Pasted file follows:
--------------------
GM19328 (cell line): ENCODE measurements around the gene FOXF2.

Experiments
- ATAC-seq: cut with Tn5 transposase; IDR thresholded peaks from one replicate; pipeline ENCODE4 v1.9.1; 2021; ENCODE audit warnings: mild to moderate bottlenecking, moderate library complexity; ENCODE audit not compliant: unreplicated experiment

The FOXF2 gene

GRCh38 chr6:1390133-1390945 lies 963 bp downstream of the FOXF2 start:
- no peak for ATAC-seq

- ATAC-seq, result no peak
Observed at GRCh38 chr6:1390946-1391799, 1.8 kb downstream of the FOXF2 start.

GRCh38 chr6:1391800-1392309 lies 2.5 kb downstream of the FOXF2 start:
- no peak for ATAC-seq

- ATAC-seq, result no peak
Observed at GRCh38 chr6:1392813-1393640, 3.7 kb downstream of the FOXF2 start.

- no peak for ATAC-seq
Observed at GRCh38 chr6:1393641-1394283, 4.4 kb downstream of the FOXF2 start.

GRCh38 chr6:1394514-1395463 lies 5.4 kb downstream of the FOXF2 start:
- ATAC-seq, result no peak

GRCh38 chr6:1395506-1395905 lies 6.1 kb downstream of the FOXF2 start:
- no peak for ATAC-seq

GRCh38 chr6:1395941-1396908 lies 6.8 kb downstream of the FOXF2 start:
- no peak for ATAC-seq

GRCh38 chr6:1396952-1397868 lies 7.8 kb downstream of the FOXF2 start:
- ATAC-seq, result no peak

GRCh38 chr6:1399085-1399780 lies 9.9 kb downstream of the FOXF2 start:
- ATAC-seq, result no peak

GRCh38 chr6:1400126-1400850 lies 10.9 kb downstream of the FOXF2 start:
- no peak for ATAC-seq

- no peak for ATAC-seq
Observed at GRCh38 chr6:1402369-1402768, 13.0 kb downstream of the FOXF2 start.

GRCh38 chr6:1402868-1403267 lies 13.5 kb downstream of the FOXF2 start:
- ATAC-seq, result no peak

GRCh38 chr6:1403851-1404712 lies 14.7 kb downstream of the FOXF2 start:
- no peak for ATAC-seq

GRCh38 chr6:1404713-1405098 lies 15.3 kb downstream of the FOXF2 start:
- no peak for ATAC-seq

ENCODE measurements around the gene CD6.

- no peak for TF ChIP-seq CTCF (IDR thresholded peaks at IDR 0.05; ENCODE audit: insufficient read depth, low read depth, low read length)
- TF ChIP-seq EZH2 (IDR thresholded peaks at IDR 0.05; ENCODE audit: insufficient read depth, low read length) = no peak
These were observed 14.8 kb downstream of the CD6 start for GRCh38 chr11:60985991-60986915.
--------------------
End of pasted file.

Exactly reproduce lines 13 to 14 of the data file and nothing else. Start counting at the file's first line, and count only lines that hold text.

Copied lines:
- no peak for ATAC-seq
Observed at GRCh38 chr6:1393641-1394283, 4.4 kb downstream of the FOXF2 start.